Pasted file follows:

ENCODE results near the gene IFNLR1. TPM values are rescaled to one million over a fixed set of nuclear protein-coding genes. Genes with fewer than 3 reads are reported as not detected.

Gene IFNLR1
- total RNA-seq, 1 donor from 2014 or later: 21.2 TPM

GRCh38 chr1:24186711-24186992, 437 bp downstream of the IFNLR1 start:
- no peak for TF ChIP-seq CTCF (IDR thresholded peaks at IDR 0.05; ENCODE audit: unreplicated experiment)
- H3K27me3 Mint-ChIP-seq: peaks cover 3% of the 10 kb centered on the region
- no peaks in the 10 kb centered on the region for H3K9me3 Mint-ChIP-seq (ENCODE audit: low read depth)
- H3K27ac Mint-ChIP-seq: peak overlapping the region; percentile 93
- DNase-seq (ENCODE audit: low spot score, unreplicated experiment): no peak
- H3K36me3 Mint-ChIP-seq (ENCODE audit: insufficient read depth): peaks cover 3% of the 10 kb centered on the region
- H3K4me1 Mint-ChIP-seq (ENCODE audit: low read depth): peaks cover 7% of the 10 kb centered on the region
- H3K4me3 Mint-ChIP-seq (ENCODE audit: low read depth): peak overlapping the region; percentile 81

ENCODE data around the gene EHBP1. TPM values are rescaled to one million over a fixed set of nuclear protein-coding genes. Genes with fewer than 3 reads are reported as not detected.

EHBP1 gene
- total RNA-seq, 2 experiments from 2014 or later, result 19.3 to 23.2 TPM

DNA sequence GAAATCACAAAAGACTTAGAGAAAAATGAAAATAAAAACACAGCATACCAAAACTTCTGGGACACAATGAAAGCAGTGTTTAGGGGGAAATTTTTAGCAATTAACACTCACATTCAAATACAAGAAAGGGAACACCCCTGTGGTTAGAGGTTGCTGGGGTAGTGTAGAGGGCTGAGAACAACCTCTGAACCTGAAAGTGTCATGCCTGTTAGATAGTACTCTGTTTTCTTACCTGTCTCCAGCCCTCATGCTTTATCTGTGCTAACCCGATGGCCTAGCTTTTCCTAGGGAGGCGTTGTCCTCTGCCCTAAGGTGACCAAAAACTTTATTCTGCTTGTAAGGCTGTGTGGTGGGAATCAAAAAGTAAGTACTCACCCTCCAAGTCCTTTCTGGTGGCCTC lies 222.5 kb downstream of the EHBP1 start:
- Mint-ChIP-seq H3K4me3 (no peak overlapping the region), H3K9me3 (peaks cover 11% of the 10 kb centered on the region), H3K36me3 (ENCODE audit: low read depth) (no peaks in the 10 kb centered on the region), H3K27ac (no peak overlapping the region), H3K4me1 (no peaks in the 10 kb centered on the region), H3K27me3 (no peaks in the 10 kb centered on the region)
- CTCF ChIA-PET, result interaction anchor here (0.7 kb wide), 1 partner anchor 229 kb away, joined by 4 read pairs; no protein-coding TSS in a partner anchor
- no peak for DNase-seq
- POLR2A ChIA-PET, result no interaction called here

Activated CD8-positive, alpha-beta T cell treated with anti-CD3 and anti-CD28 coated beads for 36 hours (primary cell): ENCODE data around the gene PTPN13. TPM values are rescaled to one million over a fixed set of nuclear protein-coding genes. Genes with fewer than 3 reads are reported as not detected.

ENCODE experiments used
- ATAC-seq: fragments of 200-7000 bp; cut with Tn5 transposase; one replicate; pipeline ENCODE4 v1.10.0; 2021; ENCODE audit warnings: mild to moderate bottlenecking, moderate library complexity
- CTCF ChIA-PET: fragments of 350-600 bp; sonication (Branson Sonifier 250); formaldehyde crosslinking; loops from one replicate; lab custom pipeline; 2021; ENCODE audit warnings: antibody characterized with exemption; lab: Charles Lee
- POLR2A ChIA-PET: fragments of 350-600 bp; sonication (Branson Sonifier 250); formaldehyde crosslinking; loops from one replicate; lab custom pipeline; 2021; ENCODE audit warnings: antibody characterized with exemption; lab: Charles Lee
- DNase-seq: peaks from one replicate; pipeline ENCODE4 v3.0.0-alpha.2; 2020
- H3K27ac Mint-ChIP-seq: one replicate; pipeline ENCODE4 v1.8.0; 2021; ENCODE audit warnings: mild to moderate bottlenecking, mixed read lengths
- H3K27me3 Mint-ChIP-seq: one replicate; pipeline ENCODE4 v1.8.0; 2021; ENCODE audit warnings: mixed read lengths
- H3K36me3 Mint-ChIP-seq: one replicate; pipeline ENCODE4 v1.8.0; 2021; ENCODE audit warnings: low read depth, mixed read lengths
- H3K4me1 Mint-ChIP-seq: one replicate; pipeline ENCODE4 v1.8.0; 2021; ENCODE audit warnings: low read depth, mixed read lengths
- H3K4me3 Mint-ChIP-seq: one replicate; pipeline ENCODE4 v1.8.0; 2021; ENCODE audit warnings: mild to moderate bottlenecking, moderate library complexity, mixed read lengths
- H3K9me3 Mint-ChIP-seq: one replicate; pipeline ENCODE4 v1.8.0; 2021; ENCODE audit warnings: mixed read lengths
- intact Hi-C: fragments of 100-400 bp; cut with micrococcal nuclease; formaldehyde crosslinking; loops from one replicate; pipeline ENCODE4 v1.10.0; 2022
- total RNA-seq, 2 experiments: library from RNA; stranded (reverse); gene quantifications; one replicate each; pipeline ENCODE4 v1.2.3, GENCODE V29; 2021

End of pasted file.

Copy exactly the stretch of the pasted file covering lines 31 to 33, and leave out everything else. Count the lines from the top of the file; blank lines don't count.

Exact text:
- H3K4me3 Mint-ChIP-seq: one replicate; pipeline ENCODE4 v1.8.0; 2021; ENCODE audit warnings: mild to moderate bottlenecking, moderate library complexity, mixed read lengths
- H3K9me3 Mint-ChIP-seq: one replicate; pipeline ENCODE4 v1.8.0; 2021; ENCODE audit warnings: mixed read lengths
- intact Hi-C: fragments of 100-400 bp; cut with micrococcal nuclease; formaldehyde crosslinking; loops from one replicate; pipeline ENCODE4 v1.10.0; 2022